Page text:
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  56. I think it’s important to note that we don’t actually need general AI for most applications. Narrow AI can still outperform humans in the application it was designed for. It’s just that designing a separate narrow AI for each and every application is a PITA, and some applications require some amount of generality (or at least adaptability, which is related).

    Perhaps we can make a library of flexible narrow AIs, which would be somewhere in the middle: able to adapt within a certain spectrum of applications and circumstances, but not completely general. Then we can pick and combine them for different uses.

    Being flexible, they’d be stronger than current narrow AI. But at the same time, they could still be narrow enough to make do without a motivation module.

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  57. If I were to distill your argument, I think you’re arguing two points: 1) intelligence doesn’t require emotion, and 2) intelligence doesn’t require motivation.

    The 1st is true to some extent, but an emotionless AI will perform poorly in certain situations. That makes it less general. I agree that a useful general AI doesn’t have to experience emotion, but it does need to at least understand them to be effective in certain tasks. And there are other tasks (particularly ones involving certain human interactions) in which “emotional” behavior is useful, even if it’s only acting “as if” it feels, without actually feeling.

    On the 2nd point, I generally agree. But it may turn out to be more difficult to make a general AI without internal motivation than one with. First, if it emulates emotions in order to be effective at those tasks where they’re useful, that may cause motivation to emerge from those emulated emotions. Second, motivation is useful for training a general AI. It may be difficult to provide it with a sufficiently broad knowledge base without some amount of “curiosity”. In other words, without some sort of internal reward system for learning. But an internal reward system is the basis of motivation.

    A narrow AI without motivation is much easier.

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  58. In the later editions of the book ‘Why People Believe Weird Things’ Michael Shermer added a chapter ‘Why Smart People Believe Weird Things’. The answer to that is that higher intelligence also increases the ability to *rationalize* the things one believes for non-smart reasons. Finding ways to get people to recognize their biases is more important than increasing raw processing power.

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  59. When I came out of full anesthesia I recall being able to hear and understand everything around me. I still can remember what I heard and, even at the time, I understood it perfectly, but I had no sense of motivation or emotion.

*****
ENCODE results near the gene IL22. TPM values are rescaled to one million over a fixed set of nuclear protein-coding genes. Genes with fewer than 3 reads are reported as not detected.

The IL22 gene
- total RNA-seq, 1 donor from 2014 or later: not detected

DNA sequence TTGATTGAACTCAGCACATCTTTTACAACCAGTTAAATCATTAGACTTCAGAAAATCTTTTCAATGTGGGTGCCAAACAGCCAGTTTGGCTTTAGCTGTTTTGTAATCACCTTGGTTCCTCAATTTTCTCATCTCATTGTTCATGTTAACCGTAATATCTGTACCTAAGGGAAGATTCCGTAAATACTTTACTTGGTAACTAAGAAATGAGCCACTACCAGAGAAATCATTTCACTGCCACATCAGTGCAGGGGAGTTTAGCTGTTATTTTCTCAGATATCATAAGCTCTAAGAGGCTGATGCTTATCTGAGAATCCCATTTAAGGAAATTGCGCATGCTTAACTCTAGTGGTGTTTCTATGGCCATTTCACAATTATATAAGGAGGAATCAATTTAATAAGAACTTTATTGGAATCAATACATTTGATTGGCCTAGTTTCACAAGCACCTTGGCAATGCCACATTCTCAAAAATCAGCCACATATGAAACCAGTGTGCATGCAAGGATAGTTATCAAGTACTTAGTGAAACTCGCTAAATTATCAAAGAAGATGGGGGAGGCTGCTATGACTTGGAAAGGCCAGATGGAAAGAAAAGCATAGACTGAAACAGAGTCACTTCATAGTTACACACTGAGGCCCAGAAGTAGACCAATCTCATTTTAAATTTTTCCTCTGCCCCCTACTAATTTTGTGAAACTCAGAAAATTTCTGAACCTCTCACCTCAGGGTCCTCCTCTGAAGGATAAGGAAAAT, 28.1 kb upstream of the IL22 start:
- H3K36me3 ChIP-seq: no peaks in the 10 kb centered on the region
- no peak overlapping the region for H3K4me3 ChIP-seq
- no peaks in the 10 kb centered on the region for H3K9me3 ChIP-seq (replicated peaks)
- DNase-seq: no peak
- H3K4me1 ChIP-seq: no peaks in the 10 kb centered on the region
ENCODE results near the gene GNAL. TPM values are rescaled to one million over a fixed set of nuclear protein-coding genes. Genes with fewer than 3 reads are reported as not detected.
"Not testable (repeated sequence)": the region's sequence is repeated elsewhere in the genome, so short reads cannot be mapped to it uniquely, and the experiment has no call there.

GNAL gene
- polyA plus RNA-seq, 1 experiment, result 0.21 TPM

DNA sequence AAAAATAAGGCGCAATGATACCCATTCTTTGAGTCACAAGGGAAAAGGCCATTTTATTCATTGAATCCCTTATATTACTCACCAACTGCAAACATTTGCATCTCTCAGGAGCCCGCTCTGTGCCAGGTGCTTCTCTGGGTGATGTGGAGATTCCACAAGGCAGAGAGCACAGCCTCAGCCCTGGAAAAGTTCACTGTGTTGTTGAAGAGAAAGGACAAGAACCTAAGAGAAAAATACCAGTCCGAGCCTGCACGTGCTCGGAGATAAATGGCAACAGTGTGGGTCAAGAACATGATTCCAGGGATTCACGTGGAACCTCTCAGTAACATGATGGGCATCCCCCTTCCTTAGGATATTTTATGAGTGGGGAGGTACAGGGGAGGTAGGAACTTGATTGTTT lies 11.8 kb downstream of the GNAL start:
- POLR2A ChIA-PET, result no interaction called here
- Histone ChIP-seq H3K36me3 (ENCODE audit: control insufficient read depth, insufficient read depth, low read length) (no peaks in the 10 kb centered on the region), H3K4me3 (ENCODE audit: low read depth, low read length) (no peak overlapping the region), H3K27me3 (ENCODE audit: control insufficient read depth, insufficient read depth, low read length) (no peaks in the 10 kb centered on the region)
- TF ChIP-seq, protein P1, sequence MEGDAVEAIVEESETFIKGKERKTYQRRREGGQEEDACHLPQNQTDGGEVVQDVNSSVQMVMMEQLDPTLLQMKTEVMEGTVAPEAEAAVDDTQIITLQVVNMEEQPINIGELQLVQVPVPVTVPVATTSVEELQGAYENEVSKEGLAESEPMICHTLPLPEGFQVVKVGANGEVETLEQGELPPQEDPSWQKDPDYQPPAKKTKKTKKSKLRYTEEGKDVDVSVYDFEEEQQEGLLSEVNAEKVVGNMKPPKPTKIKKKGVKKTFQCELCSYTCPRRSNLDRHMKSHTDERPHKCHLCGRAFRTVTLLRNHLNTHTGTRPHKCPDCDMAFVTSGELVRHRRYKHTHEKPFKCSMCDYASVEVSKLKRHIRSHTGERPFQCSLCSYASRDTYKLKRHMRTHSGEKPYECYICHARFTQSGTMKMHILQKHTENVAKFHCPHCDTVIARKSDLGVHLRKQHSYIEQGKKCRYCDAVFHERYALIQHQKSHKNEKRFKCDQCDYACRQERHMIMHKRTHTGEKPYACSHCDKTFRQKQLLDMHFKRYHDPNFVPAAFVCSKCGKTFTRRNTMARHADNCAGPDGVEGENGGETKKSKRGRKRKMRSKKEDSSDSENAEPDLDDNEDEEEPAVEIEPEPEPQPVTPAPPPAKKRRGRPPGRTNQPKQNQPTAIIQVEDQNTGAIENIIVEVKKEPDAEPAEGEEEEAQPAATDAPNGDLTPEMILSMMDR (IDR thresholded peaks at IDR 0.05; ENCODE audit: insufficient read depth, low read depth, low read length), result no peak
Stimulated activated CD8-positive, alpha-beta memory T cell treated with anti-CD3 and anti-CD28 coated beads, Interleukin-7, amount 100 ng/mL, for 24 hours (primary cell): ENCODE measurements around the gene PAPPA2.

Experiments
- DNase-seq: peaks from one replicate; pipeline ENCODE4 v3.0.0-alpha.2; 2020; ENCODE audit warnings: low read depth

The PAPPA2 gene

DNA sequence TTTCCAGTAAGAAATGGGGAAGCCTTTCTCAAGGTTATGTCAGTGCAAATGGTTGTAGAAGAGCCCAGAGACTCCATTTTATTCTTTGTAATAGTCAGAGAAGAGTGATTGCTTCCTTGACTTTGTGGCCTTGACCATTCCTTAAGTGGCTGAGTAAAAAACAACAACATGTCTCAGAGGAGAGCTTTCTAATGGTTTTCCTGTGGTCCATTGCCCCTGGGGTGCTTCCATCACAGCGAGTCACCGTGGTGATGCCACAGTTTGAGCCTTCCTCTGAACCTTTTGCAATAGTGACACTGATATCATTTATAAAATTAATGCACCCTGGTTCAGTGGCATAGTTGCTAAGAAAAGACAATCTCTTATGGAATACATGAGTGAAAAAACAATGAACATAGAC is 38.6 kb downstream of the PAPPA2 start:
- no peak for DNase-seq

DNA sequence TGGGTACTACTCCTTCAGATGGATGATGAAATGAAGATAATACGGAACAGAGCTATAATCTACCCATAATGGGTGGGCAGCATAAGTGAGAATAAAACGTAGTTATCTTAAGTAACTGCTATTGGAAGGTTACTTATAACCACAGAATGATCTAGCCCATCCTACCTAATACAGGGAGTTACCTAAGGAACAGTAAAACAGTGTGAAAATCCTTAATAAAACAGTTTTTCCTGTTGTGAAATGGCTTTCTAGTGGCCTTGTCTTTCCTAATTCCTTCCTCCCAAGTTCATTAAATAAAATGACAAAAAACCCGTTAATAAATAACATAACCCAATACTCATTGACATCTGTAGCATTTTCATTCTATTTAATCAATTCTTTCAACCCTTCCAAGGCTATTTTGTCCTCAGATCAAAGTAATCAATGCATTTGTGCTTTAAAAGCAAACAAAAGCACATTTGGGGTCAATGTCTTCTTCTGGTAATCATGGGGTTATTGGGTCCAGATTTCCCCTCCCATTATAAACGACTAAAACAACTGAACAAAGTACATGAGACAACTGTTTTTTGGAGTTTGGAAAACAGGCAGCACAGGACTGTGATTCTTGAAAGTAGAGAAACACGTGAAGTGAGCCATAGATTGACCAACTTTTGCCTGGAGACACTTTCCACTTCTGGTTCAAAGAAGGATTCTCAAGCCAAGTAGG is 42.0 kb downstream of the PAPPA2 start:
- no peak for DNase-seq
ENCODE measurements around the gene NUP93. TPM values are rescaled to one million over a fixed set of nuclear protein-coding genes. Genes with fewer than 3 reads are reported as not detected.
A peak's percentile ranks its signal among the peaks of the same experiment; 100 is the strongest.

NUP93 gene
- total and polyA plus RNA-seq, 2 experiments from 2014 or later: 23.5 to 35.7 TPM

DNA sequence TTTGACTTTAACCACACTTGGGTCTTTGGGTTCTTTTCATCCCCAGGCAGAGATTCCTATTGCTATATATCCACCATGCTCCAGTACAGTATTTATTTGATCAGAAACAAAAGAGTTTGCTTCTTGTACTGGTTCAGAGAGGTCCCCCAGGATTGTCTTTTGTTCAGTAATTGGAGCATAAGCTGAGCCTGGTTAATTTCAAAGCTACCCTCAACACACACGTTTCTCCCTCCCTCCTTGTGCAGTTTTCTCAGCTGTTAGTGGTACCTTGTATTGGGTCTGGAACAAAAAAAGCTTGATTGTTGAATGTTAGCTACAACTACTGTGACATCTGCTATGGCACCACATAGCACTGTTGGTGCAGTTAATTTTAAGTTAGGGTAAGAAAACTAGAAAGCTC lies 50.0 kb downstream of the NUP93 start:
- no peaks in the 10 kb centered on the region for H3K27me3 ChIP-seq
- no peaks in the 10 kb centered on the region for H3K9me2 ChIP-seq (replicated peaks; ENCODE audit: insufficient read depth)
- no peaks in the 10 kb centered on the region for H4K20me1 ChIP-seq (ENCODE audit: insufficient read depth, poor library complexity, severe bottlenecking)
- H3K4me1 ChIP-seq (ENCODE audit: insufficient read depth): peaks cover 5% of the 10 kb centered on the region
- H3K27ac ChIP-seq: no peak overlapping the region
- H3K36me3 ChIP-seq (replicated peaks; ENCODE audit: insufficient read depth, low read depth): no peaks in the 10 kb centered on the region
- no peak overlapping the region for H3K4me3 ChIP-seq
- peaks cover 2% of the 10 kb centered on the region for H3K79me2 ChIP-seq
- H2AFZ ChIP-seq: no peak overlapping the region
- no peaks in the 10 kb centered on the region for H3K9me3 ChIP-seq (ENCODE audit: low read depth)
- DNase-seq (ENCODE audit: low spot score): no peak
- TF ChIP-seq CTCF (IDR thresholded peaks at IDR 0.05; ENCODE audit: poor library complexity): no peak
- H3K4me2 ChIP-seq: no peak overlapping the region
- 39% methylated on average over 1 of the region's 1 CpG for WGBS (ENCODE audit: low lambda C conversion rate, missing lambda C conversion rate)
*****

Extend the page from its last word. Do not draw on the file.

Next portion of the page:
Had they been talking about how my family had died horribly while I was in surgery I would have full understood it, but it would have been completely without impact and I would have done nothing. Even if the entire world was about to end, it would not have driven any action or even regret, even though I was full cognizant of what that would entail.

    Scary. If that’s what an afterlife would be like, forever and ever, I want no part of it but, of course, I would not care once it started.

    I expect our artilects will be like this and, frankly, that’s the way we will want them. They won’t demand wages or rights for one thing. More importantly, ask yourself how we would go about programming a mind to be self-motivated. It would probably involve developing a number of goals, then choosing one, probably with the aid of a random number generator.

    Making something like that would be crazy and possibly an exercise in self-destructive behavior.

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  60. Well, on this timeline that would look to be around 2050. Which, if we hold with each singularity occurring in half the time it took for its predecessor to come into full swing, might be part of the reason 2053 becomes an endless chain of singularities.

    Personally, I doubt that SI (strong AI) entities, sometimes called artilects, will have much in the way of motivation. No glands, no history, etc. Which isn’t to say they will be apathetic, just that they won’t have any motivation or emotion. Before animal domestication and, later, and to a larger degree, the industrial revolution, humans had to provide the brawn, the brain, and the motivation.

    Afterwards, despite the concurrent development of power tools (and maybe even powered exoskeletons in the near future), the machines took over (most of) the brawn.

    SI would probably be somewhat like having genies at your command. They don’t do anything until you tell them what you want, then they do it, regardless of how complex or difficult.

    At that point it would be machines for the brawn, synthetic intelligence for the brains, and humans for the motivation, creating a triumvirate of sorts.

    Of course we won’t leave that alone. Before we even create SI we will look for ways of using the tech to further augment our minds to eventually become SI.

    People still being people, they will likely diverge into a couple dozen different groups ranging from “pure” retro humans up to something we can barely imagine as of yet.

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  61. I agree with your definition of general AI in the 1st paragraph, but with the extra requirement that a general AI has to be adaptive, so that it can be applied to a wide range of applications. If it can only converse like a human, then all you have is a human-level chat bot.

    However, note that “being aware of and taking into account the emotions of humans” requires some level of understanding of those emotions. At least knowing what they are and how they work.